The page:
The coadministration of aspirin and other NSAIDs can lead to pharmacodynamic interactions between the two, which leads to attenuation of the antiplatelet effect of aspirin.108 Because the ability of aspirin to acetylate a critical serine residue at the apex of the COX channel is dependent on its initial binding to arginine-120,19 a common docking site for all NSAIDs, the stronger binding affinity of nonaspirin NSAIDs may preclude aspirin from permanently modifying platelet COX-1. Highly selective COX-2 inhibitors (coxibs) are less likely to interfere with the antiplatelet effect of aspirin than conventional NSAIDs because of their limited interaction with platelet COX-1. Finally, it is theoretically possible that polymorphisms and/or mutations in the COX-1 gene affecting Ser529 may represent the structural basis for aspirin resistance in some patients, although this hypothesis remains to be tested.

Thus, in summary, both the mechanism(s) and clinical relevance of aspirin resistance remain to be established. Until its true nature and prevalence are better defined, no test of platelet function is recommended to assess the antiplatelet effect of aspirin in the individual patient.

The Antithrombotic Effect of Aspirin
Prevention of Atherothrombosis in Different Clinical Settings:

The efficacy and safety of aspirin are documented from an analysis of > 50 randomized clinical trials that included approximately 100,000 patients at variable risk of thrombotic complications of atherosclerosis. Although a detailed analysis of individual trials is beyond the scope of this article and is more appropriately dealt with in specific clinical sections of this volume, common features of these trials form a basis for general treatment recommendations.

Aspirin has been tested in patients demonstrating the whole spectrum of atherosclerosis, from apparently healthy low-risk individuals to patients presenting with an acute MI or an acute ischemic stroke; similarly, trials have been extended for as short as a few weeks’ duration or as long as many years. Although aspirin has been shown consistently to be effective in preventing fatal and/or nonfatal vascular events in these trials, both the size of the proportional effects and the absolute benefits of antiplatelet therapy are somewhat heterogeneous in different clinical settings.

In the Second International Study of Infarct Survival,59 a dose of a single tablet of aspirin, 162.5 mg, started within 24 h of the onset of symptoms of a suspected MI and continued daily for 5 weeks produced highly significant reductions in the risk of vascular mortality (reduction, 23%), nonfatal reinfarction (reduction, 49%), and nonfatal stroke (reduction, 46%). There was no increase in hemorrhagic stroke or GI bleeding in the aspirin-treated patients and only a small increase in minor bleeding.59 Thus, aspirin confers conclusive net benefits in the acute phase of evolving MI and should be administered routinely to virtually all patients with suspected acute MI.109 The treatment of 1,000 such patients with aspirin for 5 weeks will result in approximately 40 patients in whom a vascular event is prevented,85 with a proportional odds reduction of 30%.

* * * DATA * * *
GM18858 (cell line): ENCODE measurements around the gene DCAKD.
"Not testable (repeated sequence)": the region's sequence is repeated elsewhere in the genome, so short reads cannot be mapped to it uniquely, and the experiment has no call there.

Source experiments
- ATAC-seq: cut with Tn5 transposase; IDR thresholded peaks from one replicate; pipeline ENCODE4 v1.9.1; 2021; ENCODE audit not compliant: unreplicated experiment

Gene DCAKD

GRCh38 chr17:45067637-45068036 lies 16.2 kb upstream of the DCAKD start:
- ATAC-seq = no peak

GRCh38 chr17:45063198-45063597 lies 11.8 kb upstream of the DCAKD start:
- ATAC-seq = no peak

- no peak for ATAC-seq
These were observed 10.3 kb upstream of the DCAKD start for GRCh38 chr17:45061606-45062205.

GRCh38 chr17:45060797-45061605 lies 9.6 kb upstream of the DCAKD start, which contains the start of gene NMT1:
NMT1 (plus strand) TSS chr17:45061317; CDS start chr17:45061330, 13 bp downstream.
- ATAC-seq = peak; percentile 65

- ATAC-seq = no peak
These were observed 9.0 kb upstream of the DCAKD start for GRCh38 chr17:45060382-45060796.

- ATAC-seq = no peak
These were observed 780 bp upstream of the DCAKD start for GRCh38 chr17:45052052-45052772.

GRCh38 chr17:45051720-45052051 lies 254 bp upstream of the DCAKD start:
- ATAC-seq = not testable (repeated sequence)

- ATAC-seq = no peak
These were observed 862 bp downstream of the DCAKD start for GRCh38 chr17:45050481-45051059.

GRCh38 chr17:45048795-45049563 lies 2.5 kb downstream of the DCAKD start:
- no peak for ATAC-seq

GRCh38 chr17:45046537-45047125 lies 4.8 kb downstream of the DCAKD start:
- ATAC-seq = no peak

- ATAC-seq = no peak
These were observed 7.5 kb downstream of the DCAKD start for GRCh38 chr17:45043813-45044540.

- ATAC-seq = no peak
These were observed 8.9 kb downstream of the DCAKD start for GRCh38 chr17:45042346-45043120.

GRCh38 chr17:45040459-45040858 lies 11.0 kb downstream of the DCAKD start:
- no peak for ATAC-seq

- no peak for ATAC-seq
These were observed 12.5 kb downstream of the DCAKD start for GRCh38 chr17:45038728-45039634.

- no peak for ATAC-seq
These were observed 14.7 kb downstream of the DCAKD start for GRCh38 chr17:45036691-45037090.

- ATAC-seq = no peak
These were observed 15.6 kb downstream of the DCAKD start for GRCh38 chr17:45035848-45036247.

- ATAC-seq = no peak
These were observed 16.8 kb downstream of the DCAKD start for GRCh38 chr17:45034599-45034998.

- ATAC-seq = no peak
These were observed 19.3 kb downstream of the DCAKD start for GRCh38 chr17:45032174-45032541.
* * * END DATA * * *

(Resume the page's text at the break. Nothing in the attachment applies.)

Two separate trials with a similar protocol, the International Stroke Trial63and the Chinese Acute Stroke Trial,64 tested the efficacy and safety of early aspirin use in patients with acute ischemic stroke. Approximately 40,000 patients were randomized within 48 h of the onset of symptoms to 2 to 4 weeks of daily aspirin therapy (300 and 160 mg, respectively) or placebo. As in the Second International Study of Infarct Survival, the fundamental criterion for entry was that the responsible physician was uncertain whether aspirin treatment was indicated for a particular patient. An overview of the results of both trials suggests an absolute benefit of about 10 fewer deaths or nonfatal strokes per 1,000 patients in the first month of aspirin therapy plus an extra 10 patients per 1,000 with a complete recovery. The proportional odds reduction in fatal or nonfatal vascular events is only 10% in this setting. Although the background risk of hemorrhagic stroke was threefold higher in the Chinese Acute Stroke Trial than in the International Stroke Trial, the small absolute increase in this risk associated with early use of aspirin was similar in the two studies (excess of 2 per 1,000 patients).6364 The broad clinical implications of these findings are discussed in the article by Albers et al, in this supplement. In terms of their research implications, these results are consistent with biochemical evidence of episodic platelet activation during the first 48 h after the onset of symptoms of an acute ischemic stroke and with suppression of in vivo TXA2 biosynthesis in patients receiving low-dose aspirin in this setting.,110112 However, when contrasting the effects of aspirin in acute MI with those in acute stroke, it seems reasonable to assume that TXA2-driven amplification of the platelet response to acute vascular injury plays a more important role in the coronary than in the cerebrovascular territory.